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Medical Marijuana Community On Board With New Draft Ordinance

A draft medical marijuana ordinance coming before the City Council on Monday so far has the medical marijuana community’s support.


Draft Medical Marijuana Zoning Map

Draft Medical Marijuana Zoning Map

A draft medical marijuana zoning map presented to the City Council.

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A draft medical marijuana ordinance coming before the City Council on Monday so far has the medical marijuana community’s support.

After the council approved an ordinance in March 2011, medical marijuana supporters said it too greatly limited the places patients could get their medical marijuana. So, they gathered signatures to force the new rules to be repealed.

“They felt that the zones became so restricted that it was pretty much just denying access to people that were really in need," said Ken Cole, president of the United Patients’ Alliance, the trade association of medical cannabis distributors. "They couldn’t get to a lot of the places.”

The new proposal expands the zones enough that medical marijuana supporters are on board. The proposal also says dispensaries must be at least 600 feet from schools, public parks, child care centers, playgrounds and other medical marijuana dispensaries. In 2011, there were distance restrictions on churches, libraries and youth centers, but those locations aren't restricted now.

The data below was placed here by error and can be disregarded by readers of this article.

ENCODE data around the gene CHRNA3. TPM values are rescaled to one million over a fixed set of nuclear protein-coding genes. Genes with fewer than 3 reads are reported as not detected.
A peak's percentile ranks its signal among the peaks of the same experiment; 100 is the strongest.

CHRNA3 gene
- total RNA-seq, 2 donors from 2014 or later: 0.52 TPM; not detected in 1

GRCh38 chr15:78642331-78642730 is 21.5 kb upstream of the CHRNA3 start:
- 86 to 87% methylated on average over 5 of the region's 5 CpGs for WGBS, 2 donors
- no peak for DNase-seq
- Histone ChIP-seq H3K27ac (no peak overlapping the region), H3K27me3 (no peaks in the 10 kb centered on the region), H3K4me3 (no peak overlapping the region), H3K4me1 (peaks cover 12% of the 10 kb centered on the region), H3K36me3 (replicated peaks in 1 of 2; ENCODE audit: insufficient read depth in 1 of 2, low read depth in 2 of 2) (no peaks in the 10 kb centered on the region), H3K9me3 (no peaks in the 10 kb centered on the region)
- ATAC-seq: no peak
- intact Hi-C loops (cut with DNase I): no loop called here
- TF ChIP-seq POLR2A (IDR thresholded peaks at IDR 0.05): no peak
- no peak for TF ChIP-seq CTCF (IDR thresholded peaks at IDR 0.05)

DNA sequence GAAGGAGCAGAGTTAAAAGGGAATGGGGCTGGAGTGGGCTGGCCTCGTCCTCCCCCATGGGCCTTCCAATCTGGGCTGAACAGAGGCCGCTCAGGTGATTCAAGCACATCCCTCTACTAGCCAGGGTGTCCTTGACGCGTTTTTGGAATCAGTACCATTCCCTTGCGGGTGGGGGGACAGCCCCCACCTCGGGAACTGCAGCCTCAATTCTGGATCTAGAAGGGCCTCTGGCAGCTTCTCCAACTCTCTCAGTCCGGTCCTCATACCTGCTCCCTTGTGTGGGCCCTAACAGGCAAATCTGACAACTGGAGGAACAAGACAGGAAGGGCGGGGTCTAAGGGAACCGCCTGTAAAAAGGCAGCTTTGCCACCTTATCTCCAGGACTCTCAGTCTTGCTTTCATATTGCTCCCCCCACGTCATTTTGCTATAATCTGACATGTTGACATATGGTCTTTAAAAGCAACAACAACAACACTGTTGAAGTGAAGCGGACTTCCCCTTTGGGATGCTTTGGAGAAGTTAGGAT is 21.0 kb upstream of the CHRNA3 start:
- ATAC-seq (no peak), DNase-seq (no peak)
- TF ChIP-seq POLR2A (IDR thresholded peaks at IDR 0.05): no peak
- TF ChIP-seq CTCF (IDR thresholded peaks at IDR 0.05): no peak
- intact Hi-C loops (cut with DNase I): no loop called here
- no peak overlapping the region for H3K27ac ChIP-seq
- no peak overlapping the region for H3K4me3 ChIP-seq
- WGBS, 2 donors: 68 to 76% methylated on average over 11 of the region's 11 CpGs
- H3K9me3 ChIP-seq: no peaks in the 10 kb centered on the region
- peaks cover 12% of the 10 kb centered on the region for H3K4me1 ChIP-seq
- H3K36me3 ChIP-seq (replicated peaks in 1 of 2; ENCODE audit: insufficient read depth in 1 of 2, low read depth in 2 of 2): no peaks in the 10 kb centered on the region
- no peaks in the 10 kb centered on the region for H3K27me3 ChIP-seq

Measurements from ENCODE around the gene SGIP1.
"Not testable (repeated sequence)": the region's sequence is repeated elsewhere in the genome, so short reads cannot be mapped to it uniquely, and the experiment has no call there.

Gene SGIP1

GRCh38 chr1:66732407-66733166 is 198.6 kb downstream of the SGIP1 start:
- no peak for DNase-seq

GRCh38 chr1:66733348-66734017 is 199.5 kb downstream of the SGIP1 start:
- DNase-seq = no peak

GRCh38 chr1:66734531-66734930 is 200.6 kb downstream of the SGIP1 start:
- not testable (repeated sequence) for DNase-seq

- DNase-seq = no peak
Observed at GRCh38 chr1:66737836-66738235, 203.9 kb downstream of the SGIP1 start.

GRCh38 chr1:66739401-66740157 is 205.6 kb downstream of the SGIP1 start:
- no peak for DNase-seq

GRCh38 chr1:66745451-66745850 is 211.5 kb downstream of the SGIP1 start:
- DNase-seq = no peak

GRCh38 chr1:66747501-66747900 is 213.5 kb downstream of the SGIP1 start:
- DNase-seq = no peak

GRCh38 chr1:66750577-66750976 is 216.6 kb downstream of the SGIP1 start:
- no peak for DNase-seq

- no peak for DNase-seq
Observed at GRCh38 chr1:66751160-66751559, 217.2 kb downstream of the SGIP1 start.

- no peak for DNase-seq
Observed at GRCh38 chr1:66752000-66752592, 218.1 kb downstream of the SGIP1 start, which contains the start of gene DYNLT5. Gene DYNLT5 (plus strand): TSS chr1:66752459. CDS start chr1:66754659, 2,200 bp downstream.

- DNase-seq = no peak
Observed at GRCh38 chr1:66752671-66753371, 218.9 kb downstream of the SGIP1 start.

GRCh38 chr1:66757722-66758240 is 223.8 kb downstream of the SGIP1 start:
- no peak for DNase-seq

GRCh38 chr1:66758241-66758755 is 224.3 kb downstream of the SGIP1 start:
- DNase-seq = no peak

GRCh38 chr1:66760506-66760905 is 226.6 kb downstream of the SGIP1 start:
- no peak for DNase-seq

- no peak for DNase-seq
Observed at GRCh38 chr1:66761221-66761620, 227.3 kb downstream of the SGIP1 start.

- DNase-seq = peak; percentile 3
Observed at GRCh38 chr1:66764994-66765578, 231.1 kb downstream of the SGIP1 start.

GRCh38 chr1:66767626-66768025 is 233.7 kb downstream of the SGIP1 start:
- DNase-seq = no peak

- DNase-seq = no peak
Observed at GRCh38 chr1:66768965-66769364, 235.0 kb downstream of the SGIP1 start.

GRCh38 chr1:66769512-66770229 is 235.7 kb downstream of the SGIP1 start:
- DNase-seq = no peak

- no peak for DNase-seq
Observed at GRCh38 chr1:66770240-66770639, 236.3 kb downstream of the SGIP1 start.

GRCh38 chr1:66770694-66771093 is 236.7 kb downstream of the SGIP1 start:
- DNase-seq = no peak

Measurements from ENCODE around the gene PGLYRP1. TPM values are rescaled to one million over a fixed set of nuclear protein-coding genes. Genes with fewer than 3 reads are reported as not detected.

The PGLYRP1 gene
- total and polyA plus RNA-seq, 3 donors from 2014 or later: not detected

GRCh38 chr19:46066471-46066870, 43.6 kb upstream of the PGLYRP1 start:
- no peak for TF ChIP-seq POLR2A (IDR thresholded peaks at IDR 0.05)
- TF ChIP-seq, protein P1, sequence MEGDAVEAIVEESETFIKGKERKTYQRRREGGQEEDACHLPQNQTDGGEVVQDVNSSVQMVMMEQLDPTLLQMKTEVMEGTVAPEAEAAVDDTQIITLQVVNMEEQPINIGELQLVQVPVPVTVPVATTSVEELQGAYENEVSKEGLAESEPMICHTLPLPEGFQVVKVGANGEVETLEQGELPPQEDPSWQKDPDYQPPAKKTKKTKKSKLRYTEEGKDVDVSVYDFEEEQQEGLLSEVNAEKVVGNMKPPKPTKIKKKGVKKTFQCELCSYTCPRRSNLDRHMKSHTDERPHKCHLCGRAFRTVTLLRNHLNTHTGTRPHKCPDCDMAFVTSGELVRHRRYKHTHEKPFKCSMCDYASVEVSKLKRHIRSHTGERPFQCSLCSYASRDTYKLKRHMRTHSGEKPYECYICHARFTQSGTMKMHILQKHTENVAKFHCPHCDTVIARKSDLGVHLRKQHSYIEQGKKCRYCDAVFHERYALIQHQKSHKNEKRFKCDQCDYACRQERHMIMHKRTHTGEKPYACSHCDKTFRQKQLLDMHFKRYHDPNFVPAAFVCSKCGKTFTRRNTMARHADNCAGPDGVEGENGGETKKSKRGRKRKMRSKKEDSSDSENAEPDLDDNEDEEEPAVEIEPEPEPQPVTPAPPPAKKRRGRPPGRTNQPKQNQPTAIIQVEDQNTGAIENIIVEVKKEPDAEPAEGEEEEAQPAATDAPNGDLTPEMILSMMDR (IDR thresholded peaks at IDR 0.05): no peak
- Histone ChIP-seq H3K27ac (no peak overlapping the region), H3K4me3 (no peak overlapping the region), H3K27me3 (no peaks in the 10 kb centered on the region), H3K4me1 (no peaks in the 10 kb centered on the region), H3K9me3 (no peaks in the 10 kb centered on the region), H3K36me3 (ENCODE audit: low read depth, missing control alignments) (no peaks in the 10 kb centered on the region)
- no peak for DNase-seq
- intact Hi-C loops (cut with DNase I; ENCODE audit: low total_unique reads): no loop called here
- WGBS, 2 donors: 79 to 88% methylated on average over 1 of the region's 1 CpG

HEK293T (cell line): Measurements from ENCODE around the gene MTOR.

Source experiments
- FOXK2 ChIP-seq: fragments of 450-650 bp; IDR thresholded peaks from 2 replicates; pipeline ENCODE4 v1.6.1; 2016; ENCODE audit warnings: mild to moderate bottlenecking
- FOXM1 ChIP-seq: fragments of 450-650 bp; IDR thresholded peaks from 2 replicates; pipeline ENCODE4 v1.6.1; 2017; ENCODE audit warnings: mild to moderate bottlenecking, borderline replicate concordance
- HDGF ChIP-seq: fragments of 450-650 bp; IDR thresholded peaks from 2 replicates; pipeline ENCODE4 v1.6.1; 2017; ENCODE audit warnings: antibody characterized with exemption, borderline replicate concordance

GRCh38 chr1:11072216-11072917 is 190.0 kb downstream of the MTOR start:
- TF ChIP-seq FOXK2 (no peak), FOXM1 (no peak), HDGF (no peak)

Mayor Bob Filner proposed the ordinance in March, and included instructions for a $5,000 annual marijuana dispensary permit fee and a 2 percent tax on medical marijuana sales.

On KPBS Midday Edition, Filner answered a question from Voice of San Diego CEO Scott Lewis about whether this tax is legal, because money toward medical marijuana is technically considered a donation. Filner said the tax could be collected, but may have to be approved by a public vote.

Lewis noted the draft ordinance also changes Filner's original wording from an "excise" tax on sales to an "excise tax on all medical marijuana dispensary acquisitions."

Cole said medical marijuana supporters decided to try again for a new ordinance partly because of Filner.

“None of this would be possible without the mayor stepping in," he said. "It could never have happened again. I think it would have died.”

The City Council will have its first discussion of the new rules Monday. Council members will give city staff instructions on how to draft the final ordinance.

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